The next stage of the loneliness was the cat, Toby. Now she was officially going to be a mad cat woman. Well, at least she had male company, although Toby was not her preferred species with which she wanted to associate. But the cat gave Molly a bit of a purpose and when she came home to her small, neatly furnished, but solitary apartment, the smell of death still following by way of her hospital attire, images of blood and limbs still stuck in her head, there would now be a meow to greet her and it made the world feel like a better place. Now, she had company for dinner and a warm, soft male being in her bed. That was a vast improvement to her previous situation.
Then, one dreary evening, when it was already past midnight and she was working an uneventful night shift, Molly Hooper made a mistake that introduced her to the possibility of happiness with a true and very human being. She mentioned Sherlock's name in a blog post and only realised her mistake after the post went online. Her heart started beating faster and she felt cold all over, anxiety taking over. The idea of Sherlock finding that post, or more likely John Watson (she had told him just that day that she had started a blog herself, the words just slipping out to keep the conversation going, stupid, stupid Molly), who would definitely inform his friend of it – she doubted they had any secrets between them; eventually, John would tell – made Molly want to sink into the ground, all the way to the centre of the Earth. Tears welled up in her eyes, frustration squeezing her gut. How the hell could she delete this? Oh, God.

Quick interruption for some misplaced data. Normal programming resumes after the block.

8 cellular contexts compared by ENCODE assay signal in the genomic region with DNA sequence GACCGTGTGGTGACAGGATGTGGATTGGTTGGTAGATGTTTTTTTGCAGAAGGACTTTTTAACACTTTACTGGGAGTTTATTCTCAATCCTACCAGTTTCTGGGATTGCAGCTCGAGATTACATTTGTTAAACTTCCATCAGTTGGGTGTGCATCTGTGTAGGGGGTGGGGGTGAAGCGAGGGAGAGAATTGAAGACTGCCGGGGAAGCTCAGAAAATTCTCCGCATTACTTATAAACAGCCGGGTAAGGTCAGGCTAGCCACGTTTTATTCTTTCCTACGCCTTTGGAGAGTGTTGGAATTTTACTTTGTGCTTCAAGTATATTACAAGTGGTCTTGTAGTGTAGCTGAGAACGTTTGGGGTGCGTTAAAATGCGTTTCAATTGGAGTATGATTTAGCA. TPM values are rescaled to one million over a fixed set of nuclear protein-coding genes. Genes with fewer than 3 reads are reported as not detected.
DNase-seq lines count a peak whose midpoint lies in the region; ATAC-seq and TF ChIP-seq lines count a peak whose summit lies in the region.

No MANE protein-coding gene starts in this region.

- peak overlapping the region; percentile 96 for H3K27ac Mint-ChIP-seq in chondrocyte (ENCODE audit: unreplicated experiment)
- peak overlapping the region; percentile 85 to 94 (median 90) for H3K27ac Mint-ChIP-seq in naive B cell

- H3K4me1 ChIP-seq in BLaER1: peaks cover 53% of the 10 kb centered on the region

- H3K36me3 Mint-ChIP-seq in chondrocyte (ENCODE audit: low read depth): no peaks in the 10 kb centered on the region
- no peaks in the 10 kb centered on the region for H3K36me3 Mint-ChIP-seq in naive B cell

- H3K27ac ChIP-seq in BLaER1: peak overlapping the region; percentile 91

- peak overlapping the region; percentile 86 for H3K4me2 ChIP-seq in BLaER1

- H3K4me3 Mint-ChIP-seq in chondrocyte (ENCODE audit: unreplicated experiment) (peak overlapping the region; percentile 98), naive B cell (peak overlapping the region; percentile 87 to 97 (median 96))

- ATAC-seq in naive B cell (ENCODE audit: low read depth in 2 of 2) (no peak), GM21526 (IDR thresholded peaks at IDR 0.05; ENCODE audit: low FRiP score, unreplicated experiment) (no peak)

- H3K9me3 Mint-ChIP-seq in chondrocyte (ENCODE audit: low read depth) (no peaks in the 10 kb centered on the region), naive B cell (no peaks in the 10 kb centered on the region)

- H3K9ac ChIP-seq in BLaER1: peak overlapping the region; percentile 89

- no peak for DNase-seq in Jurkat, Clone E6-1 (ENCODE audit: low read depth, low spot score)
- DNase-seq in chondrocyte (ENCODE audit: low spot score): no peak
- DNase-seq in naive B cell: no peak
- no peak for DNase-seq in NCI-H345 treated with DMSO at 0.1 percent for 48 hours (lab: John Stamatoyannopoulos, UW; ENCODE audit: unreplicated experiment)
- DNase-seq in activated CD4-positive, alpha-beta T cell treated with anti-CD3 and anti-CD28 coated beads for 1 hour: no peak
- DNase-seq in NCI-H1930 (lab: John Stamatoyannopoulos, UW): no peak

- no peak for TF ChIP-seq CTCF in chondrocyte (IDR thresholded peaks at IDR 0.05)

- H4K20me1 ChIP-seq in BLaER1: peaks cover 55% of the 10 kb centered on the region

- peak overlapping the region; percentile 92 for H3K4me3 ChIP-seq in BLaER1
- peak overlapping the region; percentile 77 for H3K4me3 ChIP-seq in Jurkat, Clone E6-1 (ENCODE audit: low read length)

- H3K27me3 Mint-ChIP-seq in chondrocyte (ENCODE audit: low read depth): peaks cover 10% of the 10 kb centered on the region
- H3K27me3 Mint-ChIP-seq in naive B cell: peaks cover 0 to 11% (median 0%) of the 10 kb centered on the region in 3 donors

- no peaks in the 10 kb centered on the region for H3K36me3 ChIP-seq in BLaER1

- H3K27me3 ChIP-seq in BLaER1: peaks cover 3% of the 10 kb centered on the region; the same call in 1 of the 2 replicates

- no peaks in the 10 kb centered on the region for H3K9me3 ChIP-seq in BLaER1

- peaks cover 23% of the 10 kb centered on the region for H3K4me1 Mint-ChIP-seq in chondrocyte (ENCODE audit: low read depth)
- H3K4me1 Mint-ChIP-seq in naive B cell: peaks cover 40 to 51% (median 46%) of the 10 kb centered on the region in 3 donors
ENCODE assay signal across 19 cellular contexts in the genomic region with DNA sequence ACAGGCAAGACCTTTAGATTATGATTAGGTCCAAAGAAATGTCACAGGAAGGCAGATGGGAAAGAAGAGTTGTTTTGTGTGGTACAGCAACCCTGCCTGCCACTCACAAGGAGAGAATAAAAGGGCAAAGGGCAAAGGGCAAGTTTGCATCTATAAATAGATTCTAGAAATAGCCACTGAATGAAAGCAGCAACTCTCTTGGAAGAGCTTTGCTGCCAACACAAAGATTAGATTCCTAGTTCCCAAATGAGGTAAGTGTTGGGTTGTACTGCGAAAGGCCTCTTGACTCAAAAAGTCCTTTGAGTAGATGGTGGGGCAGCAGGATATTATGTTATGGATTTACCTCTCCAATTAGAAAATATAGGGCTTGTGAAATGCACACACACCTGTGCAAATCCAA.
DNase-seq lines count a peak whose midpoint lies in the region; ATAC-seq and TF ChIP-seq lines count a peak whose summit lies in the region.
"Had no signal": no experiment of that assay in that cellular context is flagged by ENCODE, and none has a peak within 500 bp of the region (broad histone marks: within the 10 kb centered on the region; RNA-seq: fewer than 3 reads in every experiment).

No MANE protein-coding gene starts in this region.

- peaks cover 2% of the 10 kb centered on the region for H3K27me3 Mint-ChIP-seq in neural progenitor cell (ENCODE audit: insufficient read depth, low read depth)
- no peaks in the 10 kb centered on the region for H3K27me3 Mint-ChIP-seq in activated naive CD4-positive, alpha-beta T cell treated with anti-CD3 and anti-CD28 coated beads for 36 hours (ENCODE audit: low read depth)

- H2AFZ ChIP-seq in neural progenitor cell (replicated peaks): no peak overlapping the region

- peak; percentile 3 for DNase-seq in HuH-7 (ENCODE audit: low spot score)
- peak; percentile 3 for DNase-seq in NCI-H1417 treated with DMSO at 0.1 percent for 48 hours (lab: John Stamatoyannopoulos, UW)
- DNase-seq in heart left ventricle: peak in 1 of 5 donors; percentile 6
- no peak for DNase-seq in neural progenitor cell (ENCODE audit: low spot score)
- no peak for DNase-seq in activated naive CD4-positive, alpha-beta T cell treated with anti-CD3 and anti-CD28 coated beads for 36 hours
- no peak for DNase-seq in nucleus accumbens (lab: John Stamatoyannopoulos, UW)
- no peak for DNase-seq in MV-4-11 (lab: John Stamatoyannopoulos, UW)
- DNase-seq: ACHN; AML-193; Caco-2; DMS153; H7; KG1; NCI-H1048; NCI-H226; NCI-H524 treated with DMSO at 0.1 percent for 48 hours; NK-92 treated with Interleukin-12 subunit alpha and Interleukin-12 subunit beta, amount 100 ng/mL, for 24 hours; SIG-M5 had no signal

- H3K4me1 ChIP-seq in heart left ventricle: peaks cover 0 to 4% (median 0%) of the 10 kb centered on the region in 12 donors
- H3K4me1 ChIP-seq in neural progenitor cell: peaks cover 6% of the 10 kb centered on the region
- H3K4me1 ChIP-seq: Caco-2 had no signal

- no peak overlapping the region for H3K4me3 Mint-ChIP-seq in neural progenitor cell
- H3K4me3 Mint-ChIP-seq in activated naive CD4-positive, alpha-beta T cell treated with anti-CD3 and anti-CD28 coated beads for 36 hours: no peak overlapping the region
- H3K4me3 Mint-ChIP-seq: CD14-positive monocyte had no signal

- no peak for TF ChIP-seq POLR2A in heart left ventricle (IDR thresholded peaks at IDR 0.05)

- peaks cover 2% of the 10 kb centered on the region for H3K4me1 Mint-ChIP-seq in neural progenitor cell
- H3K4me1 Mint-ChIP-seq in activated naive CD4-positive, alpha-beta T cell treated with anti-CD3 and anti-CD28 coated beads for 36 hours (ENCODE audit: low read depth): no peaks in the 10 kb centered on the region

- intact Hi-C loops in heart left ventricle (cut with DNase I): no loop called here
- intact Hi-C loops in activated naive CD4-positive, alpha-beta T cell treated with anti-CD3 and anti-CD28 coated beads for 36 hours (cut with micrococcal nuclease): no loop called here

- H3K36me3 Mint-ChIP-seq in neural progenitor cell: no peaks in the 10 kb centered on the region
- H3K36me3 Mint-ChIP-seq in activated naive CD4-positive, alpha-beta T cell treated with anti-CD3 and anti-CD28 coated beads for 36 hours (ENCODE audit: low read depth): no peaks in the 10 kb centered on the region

She was frantically hitting all the possible command keys she could think of, clutching the computer mouse between her fingers to the point where she thought she might actually manage to break it, when she received a reply to the wretched blog post. It was the first reply to any of the entries she had ever written and it was something she had not expected. In fact, she had not expected any replies at all. Fearfully, she read it.
Hi, sorry, are you the lady who works in the morgue? The one with the nose?
Molly frowned, staring at the stranger's odd reply. She felt all sorts of things at once: apprehension, excitement, and bewilderment. She touched the tip of her nose with her fingers, carefully, as if she might find something out of place on it. What's wrong with my nose? She was not in the mood to feel self-conscious on top of everything else.
Who are you? she typed back a minute later, and to her immense surprise, she was on her way to the canteen twenty-seven minutes later, to meet Jim from IT, who was also stuck with a boring night shift and who thought that her nose was worth mentioning because it was cute. Walking down the deserted corridors of the hospital, she touched her nose again, caressing it lightly, and she smiled to herself. She hoped she was not blushing. She did not often receive compliments and she had no way of knowing whether Jim from IT actually meant it. She found herself hoping that he did.